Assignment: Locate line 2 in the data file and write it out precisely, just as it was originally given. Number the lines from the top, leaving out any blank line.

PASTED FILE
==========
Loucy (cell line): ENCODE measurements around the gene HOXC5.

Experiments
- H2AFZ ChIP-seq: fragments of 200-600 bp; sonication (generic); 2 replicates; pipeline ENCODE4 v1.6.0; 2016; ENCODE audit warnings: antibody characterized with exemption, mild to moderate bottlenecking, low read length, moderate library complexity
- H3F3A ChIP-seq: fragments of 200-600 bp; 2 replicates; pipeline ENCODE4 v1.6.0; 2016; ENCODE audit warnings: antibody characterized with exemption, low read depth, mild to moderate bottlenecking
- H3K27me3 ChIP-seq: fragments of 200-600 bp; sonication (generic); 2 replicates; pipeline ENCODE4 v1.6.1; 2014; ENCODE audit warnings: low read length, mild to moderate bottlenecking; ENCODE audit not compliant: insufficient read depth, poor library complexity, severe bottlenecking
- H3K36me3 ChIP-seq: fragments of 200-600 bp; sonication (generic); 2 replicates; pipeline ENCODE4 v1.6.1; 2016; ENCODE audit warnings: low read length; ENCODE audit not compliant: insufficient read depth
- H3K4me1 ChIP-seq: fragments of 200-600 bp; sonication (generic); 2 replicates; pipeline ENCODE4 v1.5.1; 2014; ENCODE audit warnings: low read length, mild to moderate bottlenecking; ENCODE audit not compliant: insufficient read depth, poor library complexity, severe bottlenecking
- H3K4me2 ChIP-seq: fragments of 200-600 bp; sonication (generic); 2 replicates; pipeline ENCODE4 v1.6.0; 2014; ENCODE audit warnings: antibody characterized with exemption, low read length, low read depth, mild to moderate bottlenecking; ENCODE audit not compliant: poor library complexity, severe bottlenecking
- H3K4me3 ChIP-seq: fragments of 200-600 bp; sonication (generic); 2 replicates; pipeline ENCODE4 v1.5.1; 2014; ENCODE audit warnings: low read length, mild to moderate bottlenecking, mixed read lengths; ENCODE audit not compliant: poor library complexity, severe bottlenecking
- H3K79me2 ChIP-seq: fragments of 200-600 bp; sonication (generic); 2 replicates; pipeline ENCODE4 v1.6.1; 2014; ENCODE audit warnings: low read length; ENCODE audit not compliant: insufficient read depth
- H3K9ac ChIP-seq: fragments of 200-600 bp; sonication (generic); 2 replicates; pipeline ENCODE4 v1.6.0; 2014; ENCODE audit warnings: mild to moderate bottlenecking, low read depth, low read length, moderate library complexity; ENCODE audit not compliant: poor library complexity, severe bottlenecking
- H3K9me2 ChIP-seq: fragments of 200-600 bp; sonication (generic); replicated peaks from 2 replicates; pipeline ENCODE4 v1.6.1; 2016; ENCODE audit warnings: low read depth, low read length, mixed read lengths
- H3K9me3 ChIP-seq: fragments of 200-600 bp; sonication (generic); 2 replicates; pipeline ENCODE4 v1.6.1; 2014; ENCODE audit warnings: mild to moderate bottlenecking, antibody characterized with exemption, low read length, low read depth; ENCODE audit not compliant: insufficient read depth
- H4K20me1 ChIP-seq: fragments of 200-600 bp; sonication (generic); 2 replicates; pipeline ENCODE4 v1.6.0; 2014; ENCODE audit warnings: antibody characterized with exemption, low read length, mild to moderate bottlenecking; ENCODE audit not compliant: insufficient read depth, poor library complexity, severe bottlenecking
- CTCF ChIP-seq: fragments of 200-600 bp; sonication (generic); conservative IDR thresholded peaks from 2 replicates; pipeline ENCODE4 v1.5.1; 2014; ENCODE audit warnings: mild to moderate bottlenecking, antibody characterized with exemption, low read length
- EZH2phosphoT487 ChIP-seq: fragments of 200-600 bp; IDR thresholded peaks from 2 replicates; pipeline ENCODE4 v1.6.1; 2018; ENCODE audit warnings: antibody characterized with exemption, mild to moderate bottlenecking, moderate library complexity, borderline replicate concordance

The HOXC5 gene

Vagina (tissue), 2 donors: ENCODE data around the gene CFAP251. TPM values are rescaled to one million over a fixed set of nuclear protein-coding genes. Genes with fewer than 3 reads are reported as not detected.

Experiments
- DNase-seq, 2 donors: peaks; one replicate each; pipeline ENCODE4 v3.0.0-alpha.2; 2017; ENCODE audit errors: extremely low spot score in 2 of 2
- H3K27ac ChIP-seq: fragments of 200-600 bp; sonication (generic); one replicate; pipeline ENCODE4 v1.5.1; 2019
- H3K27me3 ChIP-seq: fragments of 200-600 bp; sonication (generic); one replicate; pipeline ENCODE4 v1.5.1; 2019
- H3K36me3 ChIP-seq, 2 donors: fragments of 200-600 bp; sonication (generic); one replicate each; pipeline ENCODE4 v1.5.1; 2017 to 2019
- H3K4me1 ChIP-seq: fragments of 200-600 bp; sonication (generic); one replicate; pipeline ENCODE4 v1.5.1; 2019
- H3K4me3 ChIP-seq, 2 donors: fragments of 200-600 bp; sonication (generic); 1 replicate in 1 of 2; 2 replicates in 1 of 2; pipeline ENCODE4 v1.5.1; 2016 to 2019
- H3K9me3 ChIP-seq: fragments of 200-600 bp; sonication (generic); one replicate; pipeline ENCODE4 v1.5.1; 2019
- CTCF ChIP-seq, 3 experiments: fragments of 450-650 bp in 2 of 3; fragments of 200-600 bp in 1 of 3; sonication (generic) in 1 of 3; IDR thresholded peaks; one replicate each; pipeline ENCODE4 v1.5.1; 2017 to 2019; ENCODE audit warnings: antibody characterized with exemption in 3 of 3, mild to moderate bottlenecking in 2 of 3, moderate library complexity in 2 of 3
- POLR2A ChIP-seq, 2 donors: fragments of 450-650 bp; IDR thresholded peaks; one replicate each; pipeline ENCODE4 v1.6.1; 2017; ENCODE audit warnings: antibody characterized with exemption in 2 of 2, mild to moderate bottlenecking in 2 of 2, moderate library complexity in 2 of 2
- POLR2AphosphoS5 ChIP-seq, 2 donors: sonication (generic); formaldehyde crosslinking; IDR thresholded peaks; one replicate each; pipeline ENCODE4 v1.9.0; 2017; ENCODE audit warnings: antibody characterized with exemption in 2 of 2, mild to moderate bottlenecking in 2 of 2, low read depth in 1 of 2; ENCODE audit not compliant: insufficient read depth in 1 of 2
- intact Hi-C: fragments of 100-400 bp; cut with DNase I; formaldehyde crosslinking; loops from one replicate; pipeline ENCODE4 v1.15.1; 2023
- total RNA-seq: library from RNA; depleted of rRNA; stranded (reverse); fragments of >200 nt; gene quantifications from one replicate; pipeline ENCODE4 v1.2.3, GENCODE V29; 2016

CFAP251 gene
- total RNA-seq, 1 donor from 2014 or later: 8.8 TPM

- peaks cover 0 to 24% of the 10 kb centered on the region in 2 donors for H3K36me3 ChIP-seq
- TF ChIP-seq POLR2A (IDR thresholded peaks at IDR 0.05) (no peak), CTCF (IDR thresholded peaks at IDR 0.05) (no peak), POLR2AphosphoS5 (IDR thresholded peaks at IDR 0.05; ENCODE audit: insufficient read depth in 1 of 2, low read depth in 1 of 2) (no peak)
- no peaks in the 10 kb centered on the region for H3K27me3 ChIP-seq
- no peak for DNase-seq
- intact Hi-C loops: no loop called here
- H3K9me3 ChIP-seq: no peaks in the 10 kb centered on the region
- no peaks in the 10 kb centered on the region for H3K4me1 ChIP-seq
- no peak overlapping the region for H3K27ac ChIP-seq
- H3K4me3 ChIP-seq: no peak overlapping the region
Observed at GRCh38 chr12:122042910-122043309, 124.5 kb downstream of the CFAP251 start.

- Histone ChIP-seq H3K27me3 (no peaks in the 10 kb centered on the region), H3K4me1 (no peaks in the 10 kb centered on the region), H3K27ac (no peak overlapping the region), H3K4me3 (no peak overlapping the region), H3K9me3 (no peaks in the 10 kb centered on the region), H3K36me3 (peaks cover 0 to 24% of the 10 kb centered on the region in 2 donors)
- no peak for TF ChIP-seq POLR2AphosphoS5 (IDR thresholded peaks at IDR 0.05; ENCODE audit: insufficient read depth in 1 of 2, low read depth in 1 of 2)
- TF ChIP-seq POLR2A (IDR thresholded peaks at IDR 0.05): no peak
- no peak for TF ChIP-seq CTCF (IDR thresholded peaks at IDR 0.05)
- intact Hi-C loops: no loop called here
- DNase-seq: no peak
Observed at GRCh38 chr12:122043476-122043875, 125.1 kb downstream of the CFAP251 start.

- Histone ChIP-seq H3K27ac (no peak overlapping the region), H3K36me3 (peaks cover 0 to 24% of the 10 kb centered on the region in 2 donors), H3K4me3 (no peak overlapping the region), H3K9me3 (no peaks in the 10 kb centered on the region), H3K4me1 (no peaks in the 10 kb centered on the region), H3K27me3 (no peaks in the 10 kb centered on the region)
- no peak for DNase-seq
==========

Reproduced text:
Experiments